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This Week’s Creature Feature: Ho, Ho, Hoot?

’Tis the season for owls

A northern saw-whet owl is measured and banded before being released back into the wild.
     Santa’s not the only flyer of the December night skies. ‘Tis also the season for owls.
     Most owls are hard to see, so we usually only hear them. But once the leaves fall, it’s a little easier to catch a glimpse of these secretive night hunters. 
It’s easy to recognize great horned owls, with their pointy tuffs and large fluffy bodies. They are also quite vocal during pair-bonding rituals, often engaging in territorial hooting duets. 
     The great horned owls, our largest owls, nest at the start of winter to have plenty of time to raise big birds before the next winter begins. They often use an abandoned nest to set up housekeeping. The nest will be reused year after year until it falls apart.
     You can watch a bit of great horned family life thanks to a great horned owl cam with the Chesapeake Bay Environmental Center in Grasonville. 
     A pair of great horned owls fledged chicks on an artificial nest last year and, as is typical among the species, stayed on after the juveniles moved away. This year the Center hopes to record both post-breeding behavior and owlet rearing.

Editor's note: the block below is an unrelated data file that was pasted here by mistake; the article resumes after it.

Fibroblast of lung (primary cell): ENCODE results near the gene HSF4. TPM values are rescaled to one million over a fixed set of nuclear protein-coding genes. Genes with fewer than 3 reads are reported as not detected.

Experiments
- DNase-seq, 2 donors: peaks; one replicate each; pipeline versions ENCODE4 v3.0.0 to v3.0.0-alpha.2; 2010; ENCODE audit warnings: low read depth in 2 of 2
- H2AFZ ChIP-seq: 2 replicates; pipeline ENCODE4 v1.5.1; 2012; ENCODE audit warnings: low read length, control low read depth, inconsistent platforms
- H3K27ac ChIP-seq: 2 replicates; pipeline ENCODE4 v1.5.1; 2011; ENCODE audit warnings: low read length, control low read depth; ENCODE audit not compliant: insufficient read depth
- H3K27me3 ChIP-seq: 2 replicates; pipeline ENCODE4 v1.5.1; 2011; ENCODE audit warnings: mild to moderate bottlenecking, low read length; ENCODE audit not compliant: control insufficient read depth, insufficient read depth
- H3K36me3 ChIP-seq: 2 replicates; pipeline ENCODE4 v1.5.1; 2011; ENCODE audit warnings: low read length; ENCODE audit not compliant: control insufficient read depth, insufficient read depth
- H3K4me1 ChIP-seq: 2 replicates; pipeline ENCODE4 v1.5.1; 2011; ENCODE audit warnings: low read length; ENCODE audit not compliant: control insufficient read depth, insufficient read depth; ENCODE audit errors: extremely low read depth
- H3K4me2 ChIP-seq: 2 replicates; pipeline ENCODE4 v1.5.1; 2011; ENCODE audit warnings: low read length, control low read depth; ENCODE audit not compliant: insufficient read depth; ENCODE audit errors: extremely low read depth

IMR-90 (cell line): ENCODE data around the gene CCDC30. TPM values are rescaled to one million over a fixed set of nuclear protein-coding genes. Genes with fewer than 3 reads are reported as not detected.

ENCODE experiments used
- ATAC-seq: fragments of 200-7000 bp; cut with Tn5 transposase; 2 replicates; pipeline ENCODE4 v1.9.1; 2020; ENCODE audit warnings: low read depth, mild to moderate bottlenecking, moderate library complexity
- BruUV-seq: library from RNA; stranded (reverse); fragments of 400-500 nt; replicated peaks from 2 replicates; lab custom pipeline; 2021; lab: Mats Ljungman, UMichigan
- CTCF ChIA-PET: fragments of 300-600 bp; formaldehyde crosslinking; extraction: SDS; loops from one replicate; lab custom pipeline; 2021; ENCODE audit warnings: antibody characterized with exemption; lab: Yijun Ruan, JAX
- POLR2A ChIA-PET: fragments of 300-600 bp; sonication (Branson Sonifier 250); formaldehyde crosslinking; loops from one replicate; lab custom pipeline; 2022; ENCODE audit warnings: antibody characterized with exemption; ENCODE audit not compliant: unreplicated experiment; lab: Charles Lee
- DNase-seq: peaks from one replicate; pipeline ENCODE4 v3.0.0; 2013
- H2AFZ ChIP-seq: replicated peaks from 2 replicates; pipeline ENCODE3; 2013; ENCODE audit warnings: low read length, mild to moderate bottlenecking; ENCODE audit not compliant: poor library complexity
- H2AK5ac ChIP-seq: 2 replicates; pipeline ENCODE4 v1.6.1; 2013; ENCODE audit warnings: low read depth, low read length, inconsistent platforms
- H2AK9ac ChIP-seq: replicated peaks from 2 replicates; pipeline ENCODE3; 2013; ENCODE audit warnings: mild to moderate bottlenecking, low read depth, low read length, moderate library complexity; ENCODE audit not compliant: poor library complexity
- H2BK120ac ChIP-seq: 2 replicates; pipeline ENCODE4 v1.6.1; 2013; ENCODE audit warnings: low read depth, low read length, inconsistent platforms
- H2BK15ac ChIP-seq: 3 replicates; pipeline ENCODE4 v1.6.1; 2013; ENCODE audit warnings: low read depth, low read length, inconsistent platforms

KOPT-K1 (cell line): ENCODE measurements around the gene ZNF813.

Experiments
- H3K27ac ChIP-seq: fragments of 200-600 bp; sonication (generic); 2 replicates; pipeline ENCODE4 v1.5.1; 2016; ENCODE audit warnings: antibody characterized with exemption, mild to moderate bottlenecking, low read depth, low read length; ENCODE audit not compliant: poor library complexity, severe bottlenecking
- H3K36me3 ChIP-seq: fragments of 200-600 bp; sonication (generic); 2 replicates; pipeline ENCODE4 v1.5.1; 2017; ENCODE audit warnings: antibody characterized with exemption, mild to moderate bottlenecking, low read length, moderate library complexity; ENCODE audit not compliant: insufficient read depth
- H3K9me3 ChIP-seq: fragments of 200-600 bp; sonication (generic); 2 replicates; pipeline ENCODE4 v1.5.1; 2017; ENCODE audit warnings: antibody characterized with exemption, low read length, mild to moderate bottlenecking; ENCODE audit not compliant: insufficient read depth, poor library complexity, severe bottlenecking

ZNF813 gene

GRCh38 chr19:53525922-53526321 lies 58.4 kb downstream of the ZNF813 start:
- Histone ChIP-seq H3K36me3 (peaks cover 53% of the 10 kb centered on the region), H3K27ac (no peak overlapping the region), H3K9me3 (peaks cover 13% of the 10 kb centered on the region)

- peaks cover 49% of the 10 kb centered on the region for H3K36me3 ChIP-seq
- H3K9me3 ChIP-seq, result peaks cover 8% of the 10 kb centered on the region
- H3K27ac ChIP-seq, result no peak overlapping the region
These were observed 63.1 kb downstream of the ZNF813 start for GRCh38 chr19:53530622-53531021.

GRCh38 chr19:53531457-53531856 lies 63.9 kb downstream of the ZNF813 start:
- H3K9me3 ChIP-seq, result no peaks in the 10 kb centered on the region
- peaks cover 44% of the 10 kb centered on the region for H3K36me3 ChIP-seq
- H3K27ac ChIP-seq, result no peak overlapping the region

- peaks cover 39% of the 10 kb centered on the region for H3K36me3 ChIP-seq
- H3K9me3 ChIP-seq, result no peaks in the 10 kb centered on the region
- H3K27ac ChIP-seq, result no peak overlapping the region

The web cam should be up by January: www.bayrestoration.org.
     These owls are not the only seasonal visitors to Chesapeake Country. 
Seven northern saw-whet owls have been caught and tagged in nets since tagging began last month, volunteer coordinator Alison Cawood reports. Each series of six nets is strung between evergreen trees at the Smithsonian Environmental Research Center in Edgewater. The owls are caught and taken indoors for their checkups.
     This year’s migration of northern saw-whets has been one of the lightest on record, according to Calvert County senior naturalist Andy Brown,
    Join head researcher Melissa Acuti for a brown bag lunch at noon, Tuesday December 19 at the Schmidt Center on SERC's campus. 
      Snowy owls are expected in greater number this winter, bird experts predict. Sightings have been recorded at Poplar Island and at Eastern Neck National Wildlife Refuge. Track these big white birds at Project SNOWstorm: www.projectsnowstorm.org.